Opium stands out as a unique substance due to its utilization in pain-relieving drugs like morphine and Oxycodone. Its primary function is to alleviate both physical and mental pain, working as a suppressant. Consequently, a significant number of the individuals it affects are those who have recently undergone medical procedures, such as surgery, making them more susceptible to its effects.
Apart from providing relief from pain, opium triggers receptors within the central nervous system that create pleasant sensations like euphoria. Furthermore, it acts as an effective sleep inducer, prompting drowsiness, which can particularly attract patients confined to their beds. Individuals who remain bedridden even after leaving the hospital might feel a heightened inclination to turn to opium, given their limited mobility and lack of diverse experiences outside their room.
Two primary indicators of opium misuse exist. The initial one is the use of these substances contrary to a doctor’s recommendation. If someone continues using opioids after a doctor’s advice is no longer in effect, or without any past prescription, it raises a significant alarm. The second sign involves consuming opioids in quantities exceeding the prescribed amount.
Although opiate withdrawal shares similarities with heroin withdrawal, it is notably milder and can even be attempted without professional assistance. However, it’s strongly advised against, as the risk of relapse remains remarkably high. Opium withdrawal symptoms can manifest regardless of one’s extended history with the substance, making it advisable to seek either inpatient or outpatient treatment.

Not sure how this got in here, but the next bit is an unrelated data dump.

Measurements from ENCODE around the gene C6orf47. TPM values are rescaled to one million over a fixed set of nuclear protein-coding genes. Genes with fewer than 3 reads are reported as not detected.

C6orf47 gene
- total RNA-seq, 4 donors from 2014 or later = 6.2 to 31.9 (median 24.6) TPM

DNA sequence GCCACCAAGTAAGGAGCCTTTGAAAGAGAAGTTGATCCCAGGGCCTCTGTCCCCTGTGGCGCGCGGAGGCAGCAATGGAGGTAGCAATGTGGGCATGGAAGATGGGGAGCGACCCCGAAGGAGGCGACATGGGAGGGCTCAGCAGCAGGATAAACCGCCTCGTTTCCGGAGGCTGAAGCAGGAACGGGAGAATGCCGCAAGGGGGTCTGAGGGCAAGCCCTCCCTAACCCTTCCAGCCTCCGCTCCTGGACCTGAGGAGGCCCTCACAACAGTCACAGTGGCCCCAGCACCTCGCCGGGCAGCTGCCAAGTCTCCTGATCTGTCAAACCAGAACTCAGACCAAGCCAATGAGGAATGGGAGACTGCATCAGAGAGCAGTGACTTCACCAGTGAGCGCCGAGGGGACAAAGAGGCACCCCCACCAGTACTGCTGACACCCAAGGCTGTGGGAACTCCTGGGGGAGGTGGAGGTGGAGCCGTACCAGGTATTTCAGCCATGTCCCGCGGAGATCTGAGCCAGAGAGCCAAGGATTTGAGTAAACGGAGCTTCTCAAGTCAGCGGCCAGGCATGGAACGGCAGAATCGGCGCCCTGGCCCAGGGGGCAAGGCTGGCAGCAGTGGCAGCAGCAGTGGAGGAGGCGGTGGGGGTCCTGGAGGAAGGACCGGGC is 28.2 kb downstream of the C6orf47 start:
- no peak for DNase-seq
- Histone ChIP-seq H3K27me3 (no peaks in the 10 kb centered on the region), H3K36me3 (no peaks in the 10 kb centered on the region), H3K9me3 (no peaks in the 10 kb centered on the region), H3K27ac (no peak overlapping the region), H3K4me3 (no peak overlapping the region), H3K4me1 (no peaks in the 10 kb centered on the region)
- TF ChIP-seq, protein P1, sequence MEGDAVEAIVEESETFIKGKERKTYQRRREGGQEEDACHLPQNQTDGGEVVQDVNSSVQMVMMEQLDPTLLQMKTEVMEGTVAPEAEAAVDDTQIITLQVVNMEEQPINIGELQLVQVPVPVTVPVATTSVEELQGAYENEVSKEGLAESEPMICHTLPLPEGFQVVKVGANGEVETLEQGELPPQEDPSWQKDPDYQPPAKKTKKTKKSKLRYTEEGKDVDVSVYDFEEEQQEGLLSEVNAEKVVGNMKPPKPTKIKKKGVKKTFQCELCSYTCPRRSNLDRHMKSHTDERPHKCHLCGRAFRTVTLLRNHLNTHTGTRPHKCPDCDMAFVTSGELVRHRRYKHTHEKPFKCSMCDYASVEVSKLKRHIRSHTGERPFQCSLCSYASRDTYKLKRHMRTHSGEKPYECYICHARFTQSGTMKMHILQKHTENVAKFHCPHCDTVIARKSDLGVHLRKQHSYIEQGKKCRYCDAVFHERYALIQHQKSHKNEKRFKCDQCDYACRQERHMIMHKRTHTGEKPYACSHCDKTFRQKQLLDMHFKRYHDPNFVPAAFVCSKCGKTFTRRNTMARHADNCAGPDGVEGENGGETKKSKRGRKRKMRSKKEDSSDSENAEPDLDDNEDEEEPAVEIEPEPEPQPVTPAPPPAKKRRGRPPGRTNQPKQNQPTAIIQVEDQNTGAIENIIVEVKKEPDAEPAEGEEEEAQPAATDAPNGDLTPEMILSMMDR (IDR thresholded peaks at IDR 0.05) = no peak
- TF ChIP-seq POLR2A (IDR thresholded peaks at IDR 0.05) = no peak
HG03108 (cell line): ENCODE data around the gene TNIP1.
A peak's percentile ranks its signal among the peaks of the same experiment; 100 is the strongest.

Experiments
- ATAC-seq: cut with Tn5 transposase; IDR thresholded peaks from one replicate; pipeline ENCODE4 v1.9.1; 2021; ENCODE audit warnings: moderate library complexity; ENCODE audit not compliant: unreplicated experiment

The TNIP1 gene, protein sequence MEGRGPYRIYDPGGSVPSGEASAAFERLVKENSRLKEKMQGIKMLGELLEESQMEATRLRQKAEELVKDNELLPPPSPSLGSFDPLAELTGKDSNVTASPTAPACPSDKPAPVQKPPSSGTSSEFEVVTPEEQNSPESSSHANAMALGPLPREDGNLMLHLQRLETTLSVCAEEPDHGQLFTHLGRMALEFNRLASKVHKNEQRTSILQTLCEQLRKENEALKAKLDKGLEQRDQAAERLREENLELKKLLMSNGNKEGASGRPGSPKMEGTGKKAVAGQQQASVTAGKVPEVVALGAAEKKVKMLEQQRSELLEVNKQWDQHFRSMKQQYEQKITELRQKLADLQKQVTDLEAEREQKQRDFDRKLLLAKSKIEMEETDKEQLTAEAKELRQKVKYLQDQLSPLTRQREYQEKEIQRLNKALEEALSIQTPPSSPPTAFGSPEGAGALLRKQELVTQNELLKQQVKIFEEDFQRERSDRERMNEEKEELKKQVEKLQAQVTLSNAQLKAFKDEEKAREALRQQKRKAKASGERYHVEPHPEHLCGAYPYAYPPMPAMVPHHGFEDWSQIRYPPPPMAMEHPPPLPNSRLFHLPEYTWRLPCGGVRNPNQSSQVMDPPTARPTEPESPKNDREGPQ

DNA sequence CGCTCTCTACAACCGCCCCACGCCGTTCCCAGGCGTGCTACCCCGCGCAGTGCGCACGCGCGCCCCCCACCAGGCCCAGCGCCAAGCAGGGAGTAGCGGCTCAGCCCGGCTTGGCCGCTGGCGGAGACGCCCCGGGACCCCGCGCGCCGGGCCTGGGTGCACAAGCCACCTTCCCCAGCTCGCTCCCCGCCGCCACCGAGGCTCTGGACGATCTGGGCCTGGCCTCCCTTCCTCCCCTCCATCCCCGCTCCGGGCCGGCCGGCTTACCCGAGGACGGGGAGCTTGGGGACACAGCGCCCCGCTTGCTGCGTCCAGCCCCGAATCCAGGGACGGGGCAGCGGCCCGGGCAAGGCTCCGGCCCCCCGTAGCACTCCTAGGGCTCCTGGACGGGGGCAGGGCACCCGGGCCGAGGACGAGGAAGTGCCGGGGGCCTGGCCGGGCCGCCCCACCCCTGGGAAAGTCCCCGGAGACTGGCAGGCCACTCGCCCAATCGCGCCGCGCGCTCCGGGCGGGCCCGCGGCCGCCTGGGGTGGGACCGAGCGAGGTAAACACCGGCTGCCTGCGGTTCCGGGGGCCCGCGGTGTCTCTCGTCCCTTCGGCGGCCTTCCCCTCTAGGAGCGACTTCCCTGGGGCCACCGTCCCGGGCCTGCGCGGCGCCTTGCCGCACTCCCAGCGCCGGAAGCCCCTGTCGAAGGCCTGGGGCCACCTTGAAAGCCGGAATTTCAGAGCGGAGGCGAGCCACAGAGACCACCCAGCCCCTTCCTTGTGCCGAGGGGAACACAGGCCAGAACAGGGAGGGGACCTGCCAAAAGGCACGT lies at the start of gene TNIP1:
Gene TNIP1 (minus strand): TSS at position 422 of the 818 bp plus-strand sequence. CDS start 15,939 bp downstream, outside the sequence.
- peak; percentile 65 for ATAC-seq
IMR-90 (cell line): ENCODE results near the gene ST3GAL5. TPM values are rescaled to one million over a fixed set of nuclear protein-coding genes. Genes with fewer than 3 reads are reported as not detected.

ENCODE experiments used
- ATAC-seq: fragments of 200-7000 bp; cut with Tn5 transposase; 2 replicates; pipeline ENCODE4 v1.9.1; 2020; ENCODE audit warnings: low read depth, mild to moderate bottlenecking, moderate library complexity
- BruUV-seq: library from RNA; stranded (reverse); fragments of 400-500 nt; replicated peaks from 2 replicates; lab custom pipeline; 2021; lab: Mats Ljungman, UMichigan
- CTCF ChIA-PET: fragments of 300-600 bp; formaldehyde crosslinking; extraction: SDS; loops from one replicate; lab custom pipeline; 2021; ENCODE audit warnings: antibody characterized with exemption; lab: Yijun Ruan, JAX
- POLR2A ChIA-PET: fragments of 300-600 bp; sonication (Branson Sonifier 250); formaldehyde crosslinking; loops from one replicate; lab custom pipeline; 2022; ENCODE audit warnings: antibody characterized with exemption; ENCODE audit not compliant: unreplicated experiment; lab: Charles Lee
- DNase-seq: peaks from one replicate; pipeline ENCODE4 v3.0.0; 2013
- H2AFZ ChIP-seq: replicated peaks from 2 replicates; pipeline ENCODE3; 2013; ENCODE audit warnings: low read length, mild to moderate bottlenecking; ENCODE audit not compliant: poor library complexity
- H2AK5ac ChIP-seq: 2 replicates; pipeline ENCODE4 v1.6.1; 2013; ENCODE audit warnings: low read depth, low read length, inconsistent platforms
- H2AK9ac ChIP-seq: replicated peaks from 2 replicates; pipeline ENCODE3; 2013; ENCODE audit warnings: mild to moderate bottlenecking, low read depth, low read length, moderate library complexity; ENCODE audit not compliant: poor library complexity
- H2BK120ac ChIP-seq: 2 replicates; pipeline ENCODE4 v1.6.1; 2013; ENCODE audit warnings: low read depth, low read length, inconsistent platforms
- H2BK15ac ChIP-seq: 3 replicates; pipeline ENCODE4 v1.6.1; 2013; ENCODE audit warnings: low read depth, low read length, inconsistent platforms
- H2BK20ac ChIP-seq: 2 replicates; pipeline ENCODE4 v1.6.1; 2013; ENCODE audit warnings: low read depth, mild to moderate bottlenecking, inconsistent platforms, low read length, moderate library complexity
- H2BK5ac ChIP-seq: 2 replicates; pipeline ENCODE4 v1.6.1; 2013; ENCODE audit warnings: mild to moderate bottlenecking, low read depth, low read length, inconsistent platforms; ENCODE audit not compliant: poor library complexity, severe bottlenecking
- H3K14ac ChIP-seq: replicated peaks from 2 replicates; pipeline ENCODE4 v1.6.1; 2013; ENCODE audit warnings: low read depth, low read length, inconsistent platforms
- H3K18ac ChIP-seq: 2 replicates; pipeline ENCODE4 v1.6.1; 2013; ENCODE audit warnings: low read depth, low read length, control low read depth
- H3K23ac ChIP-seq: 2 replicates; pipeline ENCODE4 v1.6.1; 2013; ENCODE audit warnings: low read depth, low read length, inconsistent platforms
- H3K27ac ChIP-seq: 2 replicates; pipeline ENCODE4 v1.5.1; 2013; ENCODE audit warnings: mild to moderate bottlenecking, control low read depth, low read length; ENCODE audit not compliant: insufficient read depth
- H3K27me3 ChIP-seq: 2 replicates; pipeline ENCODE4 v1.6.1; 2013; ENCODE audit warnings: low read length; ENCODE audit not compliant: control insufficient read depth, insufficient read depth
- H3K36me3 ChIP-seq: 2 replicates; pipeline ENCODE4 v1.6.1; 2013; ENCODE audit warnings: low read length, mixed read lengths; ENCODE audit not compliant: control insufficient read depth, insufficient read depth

Common opium withdrawal symptoms resemble those of a fever. Several medications are available to counteract the adverse effects of opium withdrawal. Nonetheless, their use isn’t recommended in many cases, as these substances possess pain-relieving properties akin to opium, potentially leading to dependency on one of them instead.
Seeking prompt assistance for recovery from opium abuse is crucial. Opium triggers hyperventilation, which slows down breathing. Prolonged exposure to this condition can lead to respiratory depression, a potentially fatal outcome.
Behavioral therapy has demonstrated its effectiveness in treating opium addiction due to the drug’s particular nature. Opium tends to create a positive perception for the user, and behavioral therapies can help individuals shift away from this perception.